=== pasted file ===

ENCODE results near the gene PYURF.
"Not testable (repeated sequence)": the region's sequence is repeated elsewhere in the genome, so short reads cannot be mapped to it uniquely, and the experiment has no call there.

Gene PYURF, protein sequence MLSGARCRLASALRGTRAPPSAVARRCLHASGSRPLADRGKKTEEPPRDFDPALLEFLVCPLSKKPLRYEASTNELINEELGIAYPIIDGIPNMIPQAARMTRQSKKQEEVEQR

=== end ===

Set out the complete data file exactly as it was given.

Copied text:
ENCODE results near the gene PYURF.
"Not testable (repeated sequence)": the region's sequence is repeated elsewhere in the genome, so short reads cannot be mapped to it uniquely, and the experiment has no call there.

Gene PYURF, protein sequence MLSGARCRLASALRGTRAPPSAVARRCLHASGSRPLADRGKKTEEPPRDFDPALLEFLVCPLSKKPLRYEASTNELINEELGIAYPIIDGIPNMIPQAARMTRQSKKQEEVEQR